TY - GEN

T1 - At-most-once semantics in asynchronous shared memory

AU - Kentros, Sotirios

AU - Kiayias, Aggelos

AU - Nicolaou, Nicolas

AU - Shvartsman, Alexander A.

N1 - Funding Information:
This work is supported in part by the NSF Awards 0702670 and 0831306. The work of the first author is supported in part by the State Scholarships Foundation - Greece.

PY - 2009

Y1 - 2009

N2 - At-most-once semantics is one of the standard models for object access in decentralized systems. Accessing an object, such as altering the state of the object by means of direct access, method invocation, or remote procedure call, with at-most-once semantics guarantees that the access is not repeated more-than-once, enabling one to reason about the safety properties of the object. This paper investigates implementations of at-most-once access semantics in a model where a set of such actions is to be performed by a set of failure-prone, asynchronous shared-memory processes. We introduce a definition of the at-most-once problem for performing a set of n jobs using m processors and we introduce a notion of efficiency for such protocols, called effectiveness, used to classify algorithms. Effectiveness measures the number of jobs safely completed by an implementation, as a function of the overall number of jobs n, the number of participating processes m, and the number of process crashes f in the presence of an adversary. We prove a lower bound of n-f on the effectiveness of any algorithm. We then prove that this lower bound can be matched in the two process setting by presenting two algorithms that offer a tradeoff between time and space complexity. Finally, we generalize our two-process solution in the multi-process setting with a hierarchical algorithm that achieves effectiveness of n-logm •o(n), coming reasonably close, asymptotically, to the corresponding lower bound.

AB - At-most-once semantics is one of the standard models for object access in decentralized systems. Accessing an object, such as altering the state of the object by means of direct access, method invocation, or remote procedure call, with at-most-once semantics guarantees that the access is not repeated more-than-once, enabling one to reason about the safety properties of the object. This paper investigates implementations of at-most-once access semantics in a model where a set of such actions is to be performed by a set of failure-prone, asynchronous shared-memory processes. We introduce a definition of the at-most-once problem for performing a set of n jobs using m processors and we introduce a notion of efficiency for such protocols, called effectiveness, used to classify algorithms. Effectiveness measures the number of jobs safely completed by an implementation, as a function of the overall number of jobs n, the number of participating processes m, and the number of process crashes f in the presence of an adversary. We prove a lower bound of n-f on the effectiveness of any algorithm. We then prove that this lower bound can be matched in the two process setting by presenting two algorithms that offer a tradeoff between time and space complexity. Finally, we generalize our two-process solution in the multi-process setting with a hierarchical algorithm that achieves effectiveness of n-logm •o(n), coming reasonably close, asymptotically, to the corresponding lower bound.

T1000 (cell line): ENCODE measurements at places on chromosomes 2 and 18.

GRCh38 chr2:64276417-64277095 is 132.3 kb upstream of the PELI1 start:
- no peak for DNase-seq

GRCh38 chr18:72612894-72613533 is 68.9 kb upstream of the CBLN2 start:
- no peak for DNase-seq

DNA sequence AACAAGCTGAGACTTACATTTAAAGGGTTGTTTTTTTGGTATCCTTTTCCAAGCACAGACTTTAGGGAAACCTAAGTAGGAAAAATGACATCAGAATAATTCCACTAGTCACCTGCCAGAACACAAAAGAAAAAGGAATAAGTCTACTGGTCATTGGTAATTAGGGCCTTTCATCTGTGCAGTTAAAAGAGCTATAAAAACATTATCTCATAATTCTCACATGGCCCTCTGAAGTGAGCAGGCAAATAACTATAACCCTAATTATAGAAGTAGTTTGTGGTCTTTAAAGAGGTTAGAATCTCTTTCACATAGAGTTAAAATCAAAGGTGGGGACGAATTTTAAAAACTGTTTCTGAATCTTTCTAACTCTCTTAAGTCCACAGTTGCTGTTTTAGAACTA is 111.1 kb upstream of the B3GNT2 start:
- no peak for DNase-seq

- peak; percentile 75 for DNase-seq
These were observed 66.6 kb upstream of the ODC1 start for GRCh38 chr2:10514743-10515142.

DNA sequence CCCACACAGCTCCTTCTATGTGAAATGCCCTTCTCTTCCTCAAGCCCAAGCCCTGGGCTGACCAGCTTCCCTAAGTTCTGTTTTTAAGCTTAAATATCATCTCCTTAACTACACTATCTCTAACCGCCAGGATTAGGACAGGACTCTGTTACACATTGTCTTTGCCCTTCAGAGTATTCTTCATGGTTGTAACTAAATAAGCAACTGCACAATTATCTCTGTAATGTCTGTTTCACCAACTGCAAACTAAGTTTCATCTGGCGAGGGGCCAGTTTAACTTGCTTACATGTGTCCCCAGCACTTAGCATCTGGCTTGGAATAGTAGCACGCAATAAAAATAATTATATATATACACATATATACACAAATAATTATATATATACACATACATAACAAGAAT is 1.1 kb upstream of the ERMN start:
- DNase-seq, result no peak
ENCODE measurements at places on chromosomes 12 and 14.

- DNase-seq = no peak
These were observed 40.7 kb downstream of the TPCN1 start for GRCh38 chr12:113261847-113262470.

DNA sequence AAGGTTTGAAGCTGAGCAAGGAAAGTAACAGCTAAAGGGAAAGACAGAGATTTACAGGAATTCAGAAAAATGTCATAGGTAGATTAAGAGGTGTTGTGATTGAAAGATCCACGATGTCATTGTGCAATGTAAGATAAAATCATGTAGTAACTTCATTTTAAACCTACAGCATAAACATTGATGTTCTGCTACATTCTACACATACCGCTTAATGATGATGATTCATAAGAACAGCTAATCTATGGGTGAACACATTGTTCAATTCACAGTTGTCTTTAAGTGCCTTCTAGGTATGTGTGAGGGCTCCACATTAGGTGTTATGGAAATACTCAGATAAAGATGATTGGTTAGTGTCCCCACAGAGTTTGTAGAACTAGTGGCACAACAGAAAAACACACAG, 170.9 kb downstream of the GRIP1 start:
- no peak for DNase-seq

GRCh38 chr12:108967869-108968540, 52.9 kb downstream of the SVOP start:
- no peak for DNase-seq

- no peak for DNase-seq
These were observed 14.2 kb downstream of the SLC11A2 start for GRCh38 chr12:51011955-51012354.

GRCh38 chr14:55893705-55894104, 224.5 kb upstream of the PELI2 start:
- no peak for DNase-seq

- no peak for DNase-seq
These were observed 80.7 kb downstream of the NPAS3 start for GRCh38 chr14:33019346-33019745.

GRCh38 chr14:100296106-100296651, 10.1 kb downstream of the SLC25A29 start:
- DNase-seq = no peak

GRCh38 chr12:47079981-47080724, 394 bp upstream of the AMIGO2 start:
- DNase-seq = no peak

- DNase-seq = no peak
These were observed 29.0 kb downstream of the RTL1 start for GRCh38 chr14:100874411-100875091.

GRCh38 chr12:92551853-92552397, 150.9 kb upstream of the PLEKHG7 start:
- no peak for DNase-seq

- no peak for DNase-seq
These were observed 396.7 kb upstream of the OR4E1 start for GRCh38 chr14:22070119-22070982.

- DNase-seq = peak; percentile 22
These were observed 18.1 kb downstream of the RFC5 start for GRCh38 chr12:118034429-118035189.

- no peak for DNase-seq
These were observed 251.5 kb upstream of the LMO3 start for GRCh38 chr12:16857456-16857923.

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U2 - 10.1007/978-3-642-04355-0_27

DO - 10.1007/978-3-642-04355-0_27

M3 - Conference contribution

AN - SCOPUS:76749121560

SN - 3642043542

SN - 9783642043543

T3 - Lecture Notes in Computer Science (including subseries Lecture Notes in Artificial Intelligence and Lecture Notes in Bioinformatics)

SP - 258

EP - 273

BT - Distributed Computing - 23rd International Symposium, DISC 2009, Proceedings

T2 - 23rd International Symposium on Distributed Computing, DISC 2009

Y2 - 23 September 2009 through 25 September 2009

ER -